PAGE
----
These guys are in the Swedish national team in Shorinji Kempo. They compete in Embu (sort of form) In this video they won the European competition. They are now practicing for the world championship next year. They only do exercises for speed. They want to be faster since the Japanese are smaller and faster then they are. They do thrusters at about 60% of ...


4

Anderson Silva, who is what one could conservatively call one of the most successful counter-punchers in modern mixed martial arts, includes two elements in his training that I would say are vital to that success: Copious sparring, focusing on technique and defense Dodging a racquetball thrown at his head Other than footwork drills for agility, ...


4

Ok, given your program and what you would like to do (Along with the upper body restrictions), here's what I would recommend. Conditioning - I would concentrate on HIIT training for your lunch sessions, with an emphasis on agility and footwork drills. Leave the heavy lifting stuff for your lifting/mobility sessions. This will have the double effect of ...


4

Judoka do not have as high V02max as other sports like bicycling, rowing. In this study LEVELS OF ANAEROBIC AND AEROBIC CAPACITY INDICES AND RESULTS FOR THE SPECIAL FITNESS TEST IN JUDO COMPETITORS. They have measured good judoka. They seem to be around 52 ml/kg/min . I think you can reach that in if your not already there in 45 days with Intervall/HIIT etc. ...


4

A good place to start looking is ExRx's list of stretches per muscle. Generally, whenever you feel that a muscle is not flexible enough for your goals (what you described as "tension"), you should try to make that muscle more flexible. For the kicks you mentioned, it seems to me that hip adductors and hamstrings would be the muscles involved, but I never ...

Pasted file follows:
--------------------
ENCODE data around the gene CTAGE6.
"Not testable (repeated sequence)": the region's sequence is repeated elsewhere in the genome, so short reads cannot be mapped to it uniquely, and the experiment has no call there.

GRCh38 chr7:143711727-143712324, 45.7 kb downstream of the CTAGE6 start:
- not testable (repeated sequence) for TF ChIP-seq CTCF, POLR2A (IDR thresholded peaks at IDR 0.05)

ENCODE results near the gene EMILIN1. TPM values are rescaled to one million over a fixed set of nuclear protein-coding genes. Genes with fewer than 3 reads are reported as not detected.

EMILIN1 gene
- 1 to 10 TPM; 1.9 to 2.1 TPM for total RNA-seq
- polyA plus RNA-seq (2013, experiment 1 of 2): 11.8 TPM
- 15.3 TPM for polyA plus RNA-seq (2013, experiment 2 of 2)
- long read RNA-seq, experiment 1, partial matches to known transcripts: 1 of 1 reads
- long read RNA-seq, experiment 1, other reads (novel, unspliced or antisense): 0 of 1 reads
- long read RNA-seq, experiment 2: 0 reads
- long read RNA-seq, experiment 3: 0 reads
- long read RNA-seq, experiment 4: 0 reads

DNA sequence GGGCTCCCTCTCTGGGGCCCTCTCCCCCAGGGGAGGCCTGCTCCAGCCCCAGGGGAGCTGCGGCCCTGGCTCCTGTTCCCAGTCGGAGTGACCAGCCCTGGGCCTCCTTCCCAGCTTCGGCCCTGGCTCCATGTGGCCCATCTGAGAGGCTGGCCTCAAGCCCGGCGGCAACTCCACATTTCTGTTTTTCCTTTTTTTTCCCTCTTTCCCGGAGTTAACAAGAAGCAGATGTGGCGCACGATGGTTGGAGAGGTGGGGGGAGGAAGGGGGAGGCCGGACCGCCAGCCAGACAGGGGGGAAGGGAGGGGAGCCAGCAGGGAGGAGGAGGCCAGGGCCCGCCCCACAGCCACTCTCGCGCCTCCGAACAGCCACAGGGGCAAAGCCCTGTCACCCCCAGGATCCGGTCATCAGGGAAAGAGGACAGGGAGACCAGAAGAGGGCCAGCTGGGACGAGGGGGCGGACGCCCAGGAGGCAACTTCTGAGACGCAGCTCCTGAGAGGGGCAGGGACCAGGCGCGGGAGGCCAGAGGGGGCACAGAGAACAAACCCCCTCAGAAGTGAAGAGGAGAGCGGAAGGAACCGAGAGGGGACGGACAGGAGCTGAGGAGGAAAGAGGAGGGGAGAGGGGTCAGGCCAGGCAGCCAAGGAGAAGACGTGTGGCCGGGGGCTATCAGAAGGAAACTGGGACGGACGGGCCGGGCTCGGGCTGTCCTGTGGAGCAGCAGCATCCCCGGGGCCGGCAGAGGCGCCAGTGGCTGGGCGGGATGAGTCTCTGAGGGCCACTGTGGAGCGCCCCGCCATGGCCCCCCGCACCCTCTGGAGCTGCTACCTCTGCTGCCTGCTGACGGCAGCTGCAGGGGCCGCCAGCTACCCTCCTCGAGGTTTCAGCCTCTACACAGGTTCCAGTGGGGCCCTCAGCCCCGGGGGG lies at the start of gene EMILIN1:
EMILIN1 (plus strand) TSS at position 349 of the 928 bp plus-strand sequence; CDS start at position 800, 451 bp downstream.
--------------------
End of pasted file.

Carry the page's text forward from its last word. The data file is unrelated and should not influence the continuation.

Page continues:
4

Losing fat and maintaining weight implies building muscle. Building muscle and losing fat at the same time is difficult, although there is the phenomenon that sometimes works for novices. The only thing you can do is keep on overloading your muscles in order to signal your body not to use muscle protein as an energy source eat enough protein For advanced ...


4

What you're addressing is also known as cortical remodeling. The human body is constantly recycling bone, at the rate of about 10% replacement per year. Impact and load bearing sports (Soccer, martial arts, weightlifting, running, etc.) are known to help retain bone mass density (BMD), while non weight bearing sports (swimming, cycling) do not have the ...


3

I have three things that I changed about my diet when I started training in martial arts: Drink more water. I drink a gallon a day. You'd be surprised how much you sweat while working out. Have you ever weighed yourself before and after a heavy leg day for example? Take a fish oil or other omega-3 fatty acid supplement. Once you get into training kicking ...


3

Another good way to increase speed is to do whatever sequence of punching/striking moves you normally do with hand weights, slowly. Remove weights and do it as fast as you can. Hand weights back on, slow. Off, quick. Do that three times and you'll be amazed at the change. Note: We did this in my martial arts class yesterday, and it made a dramatic ...


3

The most effective way to train for martial arts is to do it daily. I assume you have forms of some sort? By practicing those forms daily, you will increase your ability to do them correctly as well as to do it longer. This will help you with the type of cardio you need to do SAMBO. In addition, strength training does help. It's supplementary so it's OK ...